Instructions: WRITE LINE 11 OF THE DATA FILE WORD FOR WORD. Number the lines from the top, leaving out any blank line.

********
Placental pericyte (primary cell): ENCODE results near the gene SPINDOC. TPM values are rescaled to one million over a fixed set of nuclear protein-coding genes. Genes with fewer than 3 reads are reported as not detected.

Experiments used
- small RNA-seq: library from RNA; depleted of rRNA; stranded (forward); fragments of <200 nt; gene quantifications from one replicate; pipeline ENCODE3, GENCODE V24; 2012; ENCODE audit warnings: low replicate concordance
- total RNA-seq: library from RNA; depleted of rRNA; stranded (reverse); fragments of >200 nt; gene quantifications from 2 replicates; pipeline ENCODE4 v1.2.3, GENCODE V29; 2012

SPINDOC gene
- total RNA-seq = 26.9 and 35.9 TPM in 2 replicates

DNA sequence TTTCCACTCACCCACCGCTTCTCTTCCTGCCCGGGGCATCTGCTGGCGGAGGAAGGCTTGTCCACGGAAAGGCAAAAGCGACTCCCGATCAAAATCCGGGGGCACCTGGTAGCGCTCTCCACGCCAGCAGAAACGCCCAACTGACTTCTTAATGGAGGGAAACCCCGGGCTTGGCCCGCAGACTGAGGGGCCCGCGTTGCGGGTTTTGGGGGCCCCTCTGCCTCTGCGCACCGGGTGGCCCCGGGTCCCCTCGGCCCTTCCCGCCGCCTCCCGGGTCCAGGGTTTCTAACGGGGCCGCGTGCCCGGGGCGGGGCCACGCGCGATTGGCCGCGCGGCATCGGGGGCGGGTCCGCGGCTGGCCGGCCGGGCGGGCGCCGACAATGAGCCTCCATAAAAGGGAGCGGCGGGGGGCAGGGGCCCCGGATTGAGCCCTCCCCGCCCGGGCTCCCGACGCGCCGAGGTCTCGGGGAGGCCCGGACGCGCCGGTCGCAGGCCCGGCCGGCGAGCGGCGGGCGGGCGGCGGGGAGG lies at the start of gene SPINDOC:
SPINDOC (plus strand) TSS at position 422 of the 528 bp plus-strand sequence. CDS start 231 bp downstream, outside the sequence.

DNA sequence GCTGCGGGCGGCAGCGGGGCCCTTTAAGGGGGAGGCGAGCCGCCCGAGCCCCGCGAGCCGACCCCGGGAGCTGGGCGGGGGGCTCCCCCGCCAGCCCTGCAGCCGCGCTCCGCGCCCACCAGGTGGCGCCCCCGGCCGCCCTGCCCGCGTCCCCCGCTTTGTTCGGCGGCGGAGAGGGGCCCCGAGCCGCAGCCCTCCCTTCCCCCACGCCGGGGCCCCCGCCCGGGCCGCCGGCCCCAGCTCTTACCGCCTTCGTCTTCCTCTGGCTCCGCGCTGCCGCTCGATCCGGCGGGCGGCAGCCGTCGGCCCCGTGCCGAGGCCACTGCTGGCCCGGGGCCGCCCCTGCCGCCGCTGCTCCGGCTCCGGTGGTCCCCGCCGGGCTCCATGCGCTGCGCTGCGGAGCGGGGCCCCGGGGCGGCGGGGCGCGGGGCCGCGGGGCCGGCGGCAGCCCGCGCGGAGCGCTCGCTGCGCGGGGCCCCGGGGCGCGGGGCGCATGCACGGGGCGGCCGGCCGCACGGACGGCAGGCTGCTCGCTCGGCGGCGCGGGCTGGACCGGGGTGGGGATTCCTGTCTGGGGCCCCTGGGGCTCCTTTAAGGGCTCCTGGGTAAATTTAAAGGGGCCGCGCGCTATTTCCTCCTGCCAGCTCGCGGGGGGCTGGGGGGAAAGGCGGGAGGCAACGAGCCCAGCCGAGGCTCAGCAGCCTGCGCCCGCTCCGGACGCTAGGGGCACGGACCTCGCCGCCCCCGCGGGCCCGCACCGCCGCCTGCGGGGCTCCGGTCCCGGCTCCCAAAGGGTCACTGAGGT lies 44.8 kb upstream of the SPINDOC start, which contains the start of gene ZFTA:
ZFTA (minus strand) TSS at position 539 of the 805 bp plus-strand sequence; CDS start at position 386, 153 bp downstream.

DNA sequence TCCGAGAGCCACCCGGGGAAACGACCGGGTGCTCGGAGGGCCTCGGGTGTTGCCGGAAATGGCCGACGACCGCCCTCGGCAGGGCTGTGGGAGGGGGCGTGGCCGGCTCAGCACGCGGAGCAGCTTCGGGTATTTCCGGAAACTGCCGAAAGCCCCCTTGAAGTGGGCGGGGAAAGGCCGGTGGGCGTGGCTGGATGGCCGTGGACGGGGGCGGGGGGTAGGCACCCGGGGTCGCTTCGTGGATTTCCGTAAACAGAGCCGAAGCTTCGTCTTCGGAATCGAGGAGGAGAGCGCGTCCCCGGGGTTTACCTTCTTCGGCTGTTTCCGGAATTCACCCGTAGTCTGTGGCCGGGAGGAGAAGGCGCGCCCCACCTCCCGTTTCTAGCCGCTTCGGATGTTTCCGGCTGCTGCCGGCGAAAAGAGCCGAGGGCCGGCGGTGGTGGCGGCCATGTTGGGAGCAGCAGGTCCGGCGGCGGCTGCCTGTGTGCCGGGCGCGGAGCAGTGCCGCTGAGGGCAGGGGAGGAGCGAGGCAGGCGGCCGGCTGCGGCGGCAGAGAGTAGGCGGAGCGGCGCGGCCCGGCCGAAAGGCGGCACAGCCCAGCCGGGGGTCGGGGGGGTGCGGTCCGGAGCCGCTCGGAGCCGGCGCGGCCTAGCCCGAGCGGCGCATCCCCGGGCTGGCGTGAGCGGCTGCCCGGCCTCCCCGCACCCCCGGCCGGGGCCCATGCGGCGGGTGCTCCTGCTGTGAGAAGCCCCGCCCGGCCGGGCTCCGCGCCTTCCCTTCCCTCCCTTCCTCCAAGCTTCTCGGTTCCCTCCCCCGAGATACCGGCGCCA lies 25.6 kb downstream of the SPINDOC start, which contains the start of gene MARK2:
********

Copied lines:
DNA sequence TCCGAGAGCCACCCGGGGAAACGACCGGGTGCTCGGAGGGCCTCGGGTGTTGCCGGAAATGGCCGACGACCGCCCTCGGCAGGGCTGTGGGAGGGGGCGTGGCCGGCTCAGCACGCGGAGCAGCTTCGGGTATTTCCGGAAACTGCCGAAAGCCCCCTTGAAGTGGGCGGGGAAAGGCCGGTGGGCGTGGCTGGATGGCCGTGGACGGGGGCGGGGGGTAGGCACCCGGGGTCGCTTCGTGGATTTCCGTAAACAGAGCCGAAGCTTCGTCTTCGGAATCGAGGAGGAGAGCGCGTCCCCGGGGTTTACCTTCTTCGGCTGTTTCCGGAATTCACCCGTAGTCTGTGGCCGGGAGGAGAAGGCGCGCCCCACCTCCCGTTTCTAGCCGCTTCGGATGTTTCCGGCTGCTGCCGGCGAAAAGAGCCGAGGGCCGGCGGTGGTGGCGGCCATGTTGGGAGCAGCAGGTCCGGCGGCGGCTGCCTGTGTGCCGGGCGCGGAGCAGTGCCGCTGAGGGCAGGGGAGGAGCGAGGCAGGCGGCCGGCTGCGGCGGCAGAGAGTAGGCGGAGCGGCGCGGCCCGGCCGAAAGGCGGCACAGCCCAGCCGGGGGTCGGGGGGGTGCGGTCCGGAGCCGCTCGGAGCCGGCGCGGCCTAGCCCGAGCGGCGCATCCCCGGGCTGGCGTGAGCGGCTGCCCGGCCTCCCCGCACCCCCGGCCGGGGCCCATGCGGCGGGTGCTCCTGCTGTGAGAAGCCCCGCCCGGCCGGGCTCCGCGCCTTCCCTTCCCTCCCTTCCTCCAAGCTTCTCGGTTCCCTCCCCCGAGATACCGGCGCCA lies 25.6 kb downstream of the SPINDOC start, which contains the start of gene MARK2: